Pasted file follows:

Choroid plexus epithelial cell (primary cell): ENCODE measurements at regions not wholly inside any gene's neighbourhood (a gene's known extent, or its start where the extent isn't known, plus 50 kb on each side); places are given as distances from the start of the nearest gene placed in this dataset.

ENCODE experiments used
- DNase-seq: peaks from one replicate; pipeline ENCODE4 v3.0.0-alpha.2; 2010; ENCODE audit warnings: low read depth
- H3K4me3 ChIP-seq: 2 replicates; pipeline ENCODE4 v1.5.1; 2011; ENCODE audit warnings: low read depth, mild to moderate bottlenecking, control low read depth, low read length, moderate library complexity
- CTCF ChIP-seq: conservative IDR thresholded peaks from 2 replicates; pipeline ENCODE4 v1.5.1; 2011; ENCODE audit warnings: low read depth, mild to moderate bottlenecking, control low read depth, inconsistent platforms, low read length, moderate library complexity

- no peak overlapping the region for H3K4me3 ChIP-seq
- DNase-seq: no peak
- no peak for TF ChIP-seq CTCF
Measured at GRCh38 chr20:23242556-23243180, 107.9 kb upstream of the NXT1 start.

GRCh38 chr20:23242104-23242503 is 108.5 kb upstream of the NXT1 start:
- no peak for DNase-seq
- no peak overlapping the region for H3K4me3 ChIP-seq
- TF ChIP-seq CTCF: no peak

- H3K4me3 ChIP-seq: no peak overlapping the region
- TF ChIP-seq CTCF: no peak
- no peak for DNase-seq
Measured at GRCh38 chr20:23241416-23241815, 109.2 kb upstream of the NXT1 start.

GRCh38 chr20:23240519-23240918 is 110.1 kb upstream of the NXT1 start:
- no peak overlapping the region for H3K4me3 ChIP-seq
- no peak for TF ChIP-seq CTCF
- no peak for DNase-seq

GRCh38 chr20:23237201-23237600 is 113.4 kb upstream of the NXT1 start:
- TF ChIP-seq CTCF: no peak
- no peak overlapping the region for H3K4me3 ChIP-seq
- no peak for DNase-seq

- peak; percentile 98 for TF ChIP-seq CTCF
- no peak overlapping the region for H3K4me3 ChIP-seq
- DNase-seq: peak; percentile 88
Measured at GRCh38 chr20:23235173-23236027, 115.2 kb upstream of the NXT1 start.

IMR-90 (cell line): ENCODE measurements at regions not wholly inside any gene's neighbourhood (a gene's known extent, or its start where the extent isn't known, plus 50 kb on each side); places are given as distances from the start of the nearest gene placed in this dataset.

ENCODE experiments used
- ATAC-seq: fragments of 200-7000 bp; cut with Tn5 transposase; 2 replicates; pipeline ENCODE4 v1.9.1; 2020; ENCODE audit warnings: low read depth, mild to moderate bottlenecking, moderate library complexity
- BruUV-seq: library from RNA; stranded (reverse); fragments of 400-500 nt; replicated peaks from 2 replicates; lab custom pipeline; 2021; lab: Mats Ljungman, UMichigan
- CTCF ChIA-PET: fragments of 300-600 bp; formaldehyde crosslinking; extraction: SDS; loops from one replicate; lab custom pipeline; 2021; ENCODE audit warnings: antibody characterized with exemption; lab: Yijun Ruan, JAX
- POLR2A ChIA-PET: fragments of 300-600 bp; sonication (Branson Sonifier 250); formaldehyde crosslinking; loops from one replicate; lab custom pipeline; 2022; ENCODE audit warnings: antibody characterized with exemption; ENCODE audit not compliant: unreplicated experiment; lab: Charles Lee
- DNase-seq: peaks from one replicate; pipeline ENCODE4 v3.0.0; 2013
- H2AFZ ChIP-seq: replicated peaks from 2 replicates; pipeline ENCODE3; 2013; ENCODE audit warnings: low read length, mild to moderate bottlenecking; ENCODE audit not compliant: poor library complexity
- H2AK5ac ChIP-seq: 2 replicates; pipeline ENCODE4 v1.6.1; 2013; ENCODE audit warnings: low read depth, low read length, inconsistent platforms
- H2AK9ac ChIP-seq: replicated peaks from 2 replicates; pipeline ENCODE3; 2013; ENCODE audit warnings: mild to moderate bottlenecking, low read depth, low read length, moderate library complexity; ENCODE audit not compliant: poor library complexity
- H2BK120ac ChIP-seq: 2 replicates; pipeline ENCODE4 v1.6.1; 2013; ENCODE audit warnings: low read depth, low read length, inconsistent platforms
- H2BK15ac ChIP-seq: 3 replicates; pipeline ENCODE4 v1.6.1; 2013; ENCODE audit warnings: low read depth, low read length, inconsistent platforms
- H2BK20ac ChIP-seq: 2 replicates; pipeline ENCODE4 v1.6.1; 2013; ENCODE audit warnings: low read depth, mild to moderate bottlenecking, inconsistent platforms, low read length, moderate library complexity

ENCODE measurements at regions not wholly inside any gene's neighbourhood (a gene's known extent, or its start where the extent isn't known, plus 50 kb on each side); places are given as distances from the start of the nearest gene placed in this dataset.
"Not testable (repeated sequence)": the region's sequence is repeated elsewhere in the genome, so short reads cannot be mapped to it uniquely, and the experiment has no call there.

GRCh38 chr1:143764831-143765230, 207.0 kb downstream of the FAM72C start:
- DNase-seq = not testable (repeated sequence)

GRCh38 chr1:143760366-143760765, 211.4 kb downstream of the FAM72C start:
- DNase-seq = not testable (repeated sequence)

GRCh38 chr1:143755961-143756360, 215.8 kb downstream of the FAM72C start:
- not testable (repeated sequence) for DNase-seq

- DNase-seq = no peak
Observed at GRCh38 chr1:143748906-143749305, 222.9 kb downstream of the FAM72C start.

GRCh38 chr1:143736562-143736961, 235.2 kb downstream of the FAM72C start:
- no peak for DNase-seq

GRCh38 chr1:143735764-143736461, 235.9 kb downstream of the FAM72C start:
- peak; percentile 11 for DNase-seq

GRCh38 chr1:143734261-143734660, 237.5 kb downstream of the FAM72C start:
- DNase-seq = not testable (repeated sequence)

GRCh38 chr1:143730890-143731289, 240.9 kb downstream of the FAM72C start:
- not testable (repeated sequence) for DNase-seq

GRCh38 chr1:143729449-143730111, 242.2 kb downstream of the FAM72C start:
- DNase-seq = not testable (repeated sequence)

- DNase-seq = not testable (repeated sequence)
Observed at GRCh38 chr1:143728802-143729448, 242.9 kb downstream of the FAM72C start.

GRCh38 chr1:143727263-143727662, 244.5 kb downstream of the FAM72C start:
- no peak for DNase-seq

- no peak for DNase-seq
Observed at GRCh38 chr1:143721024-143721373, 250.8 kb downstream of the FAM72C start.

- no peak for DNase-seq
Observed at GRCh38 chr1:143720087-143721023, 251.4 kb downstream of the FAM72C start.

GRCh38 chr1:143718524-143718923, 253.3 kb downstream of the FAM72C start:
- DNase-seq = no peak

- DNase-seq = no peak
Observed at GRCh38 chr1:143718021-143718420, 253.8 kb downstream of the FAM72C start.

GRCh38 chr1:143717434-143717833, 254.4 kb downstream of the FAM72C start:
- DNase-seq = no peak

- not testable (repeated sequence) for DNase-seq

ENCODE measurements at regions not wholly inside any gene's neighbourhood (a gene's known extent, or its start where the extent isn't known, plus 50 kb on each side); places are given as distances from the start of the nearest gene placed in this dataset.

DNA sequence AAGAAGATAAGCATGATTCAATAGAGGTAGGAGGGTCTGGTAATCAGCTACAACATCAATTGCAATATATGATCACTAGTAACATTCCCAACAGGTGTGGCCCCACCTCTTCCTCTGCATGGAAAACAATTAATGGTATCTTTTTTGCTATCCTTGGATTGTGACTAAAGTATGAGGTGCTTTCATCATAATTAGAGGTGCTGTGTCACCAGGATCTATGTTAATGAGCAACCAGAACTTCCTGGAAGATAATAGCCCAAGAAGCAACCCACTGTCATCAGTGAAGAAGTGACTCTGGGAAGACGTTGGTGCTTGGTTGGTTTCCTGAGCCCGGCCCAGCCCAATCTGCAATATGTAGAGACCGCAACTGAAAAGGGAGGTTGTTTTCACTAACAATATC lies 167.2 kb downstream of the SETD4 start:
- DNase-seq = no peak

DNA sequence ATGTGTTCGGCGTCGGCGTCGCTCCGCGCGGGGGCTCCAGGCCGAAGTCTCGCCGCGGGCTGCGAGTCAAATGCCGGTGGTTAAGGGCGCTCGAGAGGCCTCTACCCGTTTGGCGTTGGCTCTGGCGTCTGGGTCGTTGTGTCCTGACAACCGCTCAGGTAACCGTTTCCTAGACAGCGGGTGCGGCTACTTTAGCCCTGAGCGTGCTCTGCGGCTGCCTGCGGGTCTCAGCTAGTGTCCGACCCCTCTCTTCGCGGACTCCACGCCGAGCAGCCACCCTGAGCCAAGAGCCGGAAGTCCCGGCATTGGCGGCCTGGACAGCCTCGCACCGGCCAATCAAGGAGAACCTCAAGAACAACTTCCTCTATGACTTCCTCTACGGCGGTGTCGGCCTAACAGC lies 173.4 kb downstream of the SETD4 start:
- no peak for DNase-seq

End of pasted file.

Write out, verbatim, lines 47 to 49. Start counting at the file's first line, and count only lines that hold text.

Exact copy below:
GRCh38 chr1:143760366-143760765, 211.4 kb downstream of the FAM72C start:
- DNase-seq = not testable (repeated sequence)

GRCh38 chr1:143755961-143756360, 215.8 kb downstream of the FAM72C start: